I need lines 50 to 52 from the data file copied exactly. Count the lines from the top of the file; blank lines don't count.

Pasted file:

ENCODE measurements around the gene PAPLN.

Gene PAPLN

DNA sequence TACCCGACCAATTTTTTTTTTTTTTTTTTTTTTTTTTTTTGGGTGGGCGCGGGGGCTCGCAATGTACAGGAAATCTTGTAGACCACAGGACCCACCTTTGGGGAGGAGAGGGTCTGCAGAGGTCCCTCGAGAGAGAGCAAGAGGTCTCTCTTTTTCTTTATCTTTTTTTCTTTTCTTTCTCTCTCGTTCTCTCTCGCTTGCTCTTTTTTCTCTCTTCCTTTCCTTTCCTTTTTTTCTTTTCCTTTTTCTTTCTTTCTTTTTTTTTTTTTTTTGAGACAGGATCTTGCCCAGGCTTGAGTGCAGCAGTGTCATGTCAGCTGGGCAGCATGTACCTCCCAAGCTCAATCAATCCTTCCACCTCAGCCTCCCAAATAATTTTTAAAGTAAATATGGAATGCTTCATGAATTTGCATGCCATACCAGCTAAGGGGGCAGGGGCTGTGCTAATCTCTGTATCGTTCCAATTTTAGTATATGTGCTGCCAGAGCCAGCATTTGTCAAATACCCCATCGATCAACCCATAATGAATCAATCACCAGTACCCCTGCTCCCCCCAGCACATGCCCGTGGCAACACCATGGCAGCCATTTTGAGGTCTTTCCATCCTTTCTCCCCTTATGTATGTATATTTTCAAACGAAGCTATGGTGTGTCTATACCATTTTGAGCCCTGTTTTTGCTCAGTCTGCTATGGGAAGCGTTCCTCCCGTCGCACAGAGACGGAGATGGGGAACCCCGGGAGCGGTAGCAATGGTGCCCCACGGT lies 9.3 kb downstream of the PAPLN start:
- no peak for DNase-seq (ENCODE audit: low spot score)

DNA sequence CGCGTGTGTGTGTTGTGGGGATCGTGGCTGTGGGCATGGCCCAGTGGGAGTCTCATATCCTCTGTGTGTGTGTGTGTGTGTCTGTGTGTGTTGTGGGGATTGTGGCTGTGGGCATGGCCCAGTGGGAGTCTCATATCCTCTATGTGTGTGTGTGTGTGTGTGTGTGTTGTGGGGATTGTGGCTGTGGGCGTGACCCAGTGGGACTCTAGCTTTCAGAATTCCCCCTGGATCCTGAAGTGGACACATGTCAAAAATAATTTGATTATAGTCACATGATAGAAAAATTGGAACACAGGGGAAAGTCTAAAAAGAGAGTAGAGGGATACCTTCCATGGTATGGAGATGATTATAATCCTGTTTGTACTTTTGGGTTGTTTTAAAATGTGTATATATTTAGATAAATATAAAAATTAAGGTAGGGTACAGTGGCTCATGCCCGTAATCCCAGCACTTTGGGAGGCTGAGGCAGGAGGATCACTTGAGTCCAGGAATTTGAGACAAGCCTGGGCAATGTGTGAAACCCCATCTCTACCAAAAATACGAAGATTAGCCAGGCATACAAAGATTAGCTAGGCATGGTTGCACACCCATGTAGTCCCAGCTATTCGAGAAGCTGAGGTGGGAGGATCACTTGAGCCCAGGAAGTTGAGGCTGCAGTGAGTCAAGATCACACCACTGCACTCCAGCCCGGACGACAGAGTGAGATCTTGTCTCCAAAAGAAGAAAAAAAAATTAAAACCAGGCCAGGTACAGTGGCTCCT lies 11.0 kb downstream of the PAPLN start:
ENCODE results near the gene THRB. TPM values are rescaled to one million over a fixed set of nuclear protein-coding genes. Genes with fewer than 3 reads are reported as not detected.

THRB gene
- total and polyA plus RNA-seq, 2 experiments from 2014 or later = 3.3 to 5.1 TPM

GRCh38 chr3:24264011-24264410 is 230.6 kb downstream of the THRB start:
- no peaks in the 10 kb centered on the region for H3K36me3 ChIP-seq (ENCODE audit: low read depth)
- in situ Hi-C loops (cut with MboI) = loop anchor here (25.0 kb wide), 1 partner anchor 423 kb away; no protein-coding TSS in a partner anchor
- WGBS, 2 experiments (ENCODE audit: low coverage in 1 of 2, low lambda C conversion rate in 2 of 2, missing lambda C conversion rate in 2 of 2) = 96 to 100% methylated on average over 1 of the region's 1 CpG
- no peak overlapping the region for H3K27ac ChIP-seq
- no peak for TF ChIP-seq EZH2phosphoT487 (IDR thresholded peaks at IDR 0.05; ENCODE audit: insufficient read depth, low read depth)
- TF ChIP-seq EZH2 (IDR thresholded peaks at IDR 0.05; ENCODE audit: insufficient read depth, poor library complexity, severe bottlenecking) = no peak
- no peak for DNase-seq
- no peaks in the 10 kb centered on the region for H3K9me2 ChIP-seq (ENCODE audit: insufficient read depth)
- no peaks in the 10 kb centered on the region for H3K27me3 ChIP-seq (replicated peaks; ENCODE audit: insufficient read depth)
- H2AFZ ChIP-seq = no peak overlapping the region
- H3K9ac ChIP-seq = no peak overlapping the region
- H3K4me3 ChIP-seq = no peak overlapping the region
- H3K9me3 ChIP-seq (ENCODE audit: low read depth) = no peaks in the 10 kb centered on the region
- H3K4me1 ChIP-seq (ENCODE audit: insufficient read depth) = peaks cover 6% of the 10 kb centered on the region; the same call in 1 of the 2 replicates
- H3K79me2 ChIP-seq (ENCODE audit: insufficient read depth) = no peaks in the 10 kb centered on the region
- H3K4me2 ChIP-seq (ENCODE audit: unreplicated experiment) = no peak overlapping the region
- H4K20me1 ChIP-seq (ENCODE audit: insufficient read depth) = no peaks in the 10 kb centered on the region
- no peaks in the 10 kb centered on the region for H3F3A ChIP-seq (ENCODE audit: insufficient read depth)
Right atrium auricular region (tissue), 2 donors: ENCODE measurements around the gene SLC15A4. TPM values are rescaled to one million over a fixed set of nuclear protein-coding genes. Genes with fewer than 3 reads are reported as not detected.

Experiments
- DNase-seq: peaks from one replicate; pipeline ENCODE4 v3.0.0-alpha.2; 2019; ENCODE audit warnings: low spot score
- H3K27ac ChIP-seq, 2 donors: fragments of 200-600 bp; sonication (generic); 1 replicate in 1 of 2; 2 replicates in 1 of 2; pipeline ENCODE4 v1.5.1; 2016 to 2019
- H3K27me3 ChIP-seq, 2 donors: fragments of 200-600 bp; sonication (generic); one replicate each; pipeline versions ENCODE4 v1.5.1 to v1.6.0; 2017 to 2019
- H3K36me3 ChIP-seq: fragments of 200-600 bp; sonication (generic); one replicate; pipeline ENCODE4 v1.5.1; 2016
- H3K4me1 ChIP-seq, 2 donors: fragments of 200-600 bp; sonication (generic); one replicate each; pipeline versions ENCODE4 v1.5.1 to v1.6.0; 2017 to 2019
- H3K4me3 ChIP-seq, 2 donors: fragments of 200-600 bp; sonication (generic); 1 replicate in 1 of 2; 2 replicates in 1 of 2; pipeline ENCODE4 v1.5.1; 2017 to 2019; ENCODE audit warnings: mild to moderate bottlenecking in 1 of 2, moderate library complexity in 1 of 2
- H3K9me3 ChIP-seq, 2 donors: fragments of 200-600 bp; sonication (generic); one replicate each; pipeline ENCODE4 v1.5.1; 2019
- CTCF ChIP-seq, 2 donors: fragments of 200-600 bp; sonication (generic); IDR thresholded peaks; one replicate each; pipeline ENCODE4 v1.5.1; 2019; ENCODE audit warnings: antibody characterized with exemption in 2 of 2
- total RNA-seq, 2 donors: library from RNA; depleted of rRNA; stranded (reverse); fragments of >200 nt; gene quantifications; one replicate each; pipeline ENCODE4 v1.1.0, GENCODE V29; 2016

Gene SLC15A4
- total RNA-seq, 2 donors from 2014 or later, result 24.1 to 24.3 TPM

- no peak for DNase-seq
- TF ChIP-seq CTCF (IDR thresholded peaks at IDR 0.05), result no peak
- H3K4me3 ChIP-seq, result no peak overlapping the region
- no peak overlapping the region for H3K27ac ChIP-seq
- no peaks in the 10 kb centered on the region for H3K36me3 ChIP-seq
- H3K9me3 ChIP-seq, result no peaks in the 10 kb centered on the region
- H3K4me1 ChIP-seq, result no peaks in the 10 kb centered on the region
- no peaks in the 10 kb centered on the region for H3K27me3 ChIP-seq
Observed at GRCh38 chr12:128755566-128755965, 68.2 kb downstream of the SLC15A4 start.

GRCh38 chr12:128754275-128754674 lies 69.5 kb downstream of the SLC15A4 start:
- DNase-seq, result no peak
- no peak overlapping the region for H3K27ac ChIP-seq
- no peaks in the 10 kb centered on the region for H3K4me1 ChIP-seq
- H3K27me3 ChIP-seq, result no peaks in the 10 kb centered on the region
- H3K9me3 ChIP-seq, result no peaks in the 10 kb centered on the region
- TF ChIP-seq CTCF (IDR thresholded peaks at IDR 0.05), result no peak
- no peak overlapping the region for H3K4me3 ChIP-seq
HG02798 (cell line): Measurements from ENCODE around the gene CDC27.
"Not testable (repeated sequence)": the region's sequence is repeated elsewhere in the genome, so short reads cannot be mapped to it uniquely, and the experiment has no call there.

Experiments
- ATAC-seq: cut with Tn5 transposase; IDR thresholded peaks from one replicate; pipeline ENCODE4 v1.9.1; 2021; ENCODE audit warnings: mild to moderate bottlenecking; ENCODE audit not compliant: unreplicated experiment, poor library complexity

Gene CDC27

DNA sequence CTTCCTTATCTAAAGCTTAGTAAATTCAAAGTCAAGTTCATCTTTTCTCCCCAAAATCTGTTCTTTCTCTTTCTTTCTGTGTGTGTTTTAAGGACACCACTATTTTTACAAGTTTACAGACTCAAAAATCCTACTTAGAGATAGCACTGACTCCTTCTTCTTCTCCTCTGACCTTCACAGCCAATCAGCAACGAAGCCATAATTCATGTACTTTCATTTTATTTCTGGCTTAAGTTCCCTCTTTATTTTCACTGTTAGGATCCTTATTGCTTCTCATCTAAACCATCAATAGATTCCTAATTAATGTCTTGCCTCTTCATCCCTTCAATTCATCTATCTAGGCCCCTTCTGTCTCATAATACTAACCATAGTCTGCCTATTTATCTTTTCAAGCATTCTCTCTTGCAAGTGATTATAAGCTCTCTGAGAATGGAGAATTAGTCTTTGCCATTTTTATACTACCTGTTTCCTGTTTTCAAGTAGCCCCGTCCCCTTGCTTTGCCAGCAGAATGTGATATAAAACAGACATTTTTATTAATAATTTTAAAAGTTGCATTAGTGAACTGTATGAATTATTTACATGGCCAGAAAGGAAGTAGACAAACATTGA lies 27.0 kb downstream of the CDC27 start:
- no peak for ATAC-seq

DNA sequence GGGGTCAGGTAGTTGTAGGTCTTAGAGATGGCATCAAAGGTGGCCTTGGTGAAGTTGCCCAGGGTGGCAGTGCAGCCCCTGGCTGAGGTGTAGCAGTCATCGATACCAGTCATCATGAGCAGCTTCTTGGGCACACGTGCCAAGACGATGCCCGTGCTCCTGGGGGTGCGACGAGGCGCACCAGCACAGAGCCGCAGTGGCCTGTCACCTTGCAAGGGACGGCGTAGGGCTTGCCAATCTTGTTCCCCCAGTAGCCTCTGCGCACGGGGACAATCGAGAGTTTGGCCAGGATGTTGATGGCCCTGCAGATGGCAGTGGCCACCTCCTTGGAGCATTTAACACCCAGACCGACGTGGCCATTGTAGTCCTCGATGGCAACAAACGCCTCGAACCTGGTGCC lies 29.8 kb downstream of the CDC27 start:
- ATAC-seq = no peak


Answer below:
GRCh38 chr12:128754275-128754674 lies 69.5 kb downstream of the SLC15A4 start:
- DNase-seq, result no peak
- no peak overlapping the region for H3K27ac ChIP-seq